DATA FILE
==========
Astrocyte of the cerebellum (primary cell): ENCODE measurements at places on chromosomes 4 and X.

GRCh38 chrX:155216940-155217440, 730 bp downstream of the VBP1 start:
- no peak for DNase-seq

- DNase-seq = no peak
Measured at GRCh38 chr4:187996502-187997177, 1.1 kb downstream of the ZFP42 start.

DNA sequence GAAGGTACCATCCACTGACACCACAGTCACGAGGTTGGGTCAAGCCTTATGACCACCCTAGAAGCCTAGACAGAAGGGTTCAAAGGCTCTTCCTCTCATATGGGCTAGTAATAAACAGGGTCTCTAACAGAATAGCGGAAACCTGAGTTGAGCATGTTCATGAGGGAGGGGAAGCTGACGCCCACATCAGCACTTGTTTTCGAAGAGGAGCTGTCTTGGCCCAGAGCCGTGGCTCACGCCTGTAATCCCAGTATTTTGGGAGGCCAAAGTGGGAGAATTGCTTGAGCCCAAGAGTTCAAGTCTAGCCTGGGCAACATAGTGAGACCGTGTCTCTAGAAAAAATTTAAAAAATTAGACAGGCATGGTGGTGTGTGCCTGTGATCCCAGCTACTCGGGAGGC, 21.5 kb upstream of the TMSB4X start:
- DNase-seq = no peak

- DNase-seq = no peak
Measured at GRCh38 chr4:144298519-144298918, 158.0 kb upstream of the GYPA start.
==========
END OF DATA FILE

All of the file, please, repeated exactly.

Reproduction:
Astrocyte of the cerebellum (primary cell): ENCODE measurements at places on chromosomes 4 and X.

GRCh38 chrX:155216940-155217440, 730 bp downstream of the VBP1 start:
- no peak for DNase-seq

- DNase-seq = no peak
Measured at GRCh38 chr4:187996502-187997177, 1.1 kb downstream of the ZFP42 start.

DNA sequence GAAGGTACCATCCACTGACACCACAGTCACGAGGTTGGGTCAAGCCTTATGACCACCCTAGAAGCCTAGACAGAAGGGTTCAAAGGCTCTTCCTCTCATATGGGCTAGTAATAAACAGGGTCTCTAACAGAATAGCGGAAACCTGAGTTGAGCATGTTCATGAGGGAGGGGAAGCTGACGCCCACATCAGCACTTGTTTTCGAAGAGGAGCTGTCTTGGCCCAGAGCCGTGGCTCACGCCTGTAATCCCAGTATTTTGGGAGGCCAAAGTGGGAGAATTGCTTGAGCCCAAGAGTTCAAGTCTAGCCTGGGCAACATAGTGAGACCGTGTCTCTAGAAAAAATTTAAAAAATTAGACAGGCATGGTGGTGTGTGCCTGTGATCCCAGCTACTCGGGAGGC, 21.5 kb upstream of the TMSB4X start:
- DNase-seq = no peak

- DNase-seq = no peak
Measured at GRCh38 chr4:144298519-144298918, 158.0 kb upstream of the GYPA start.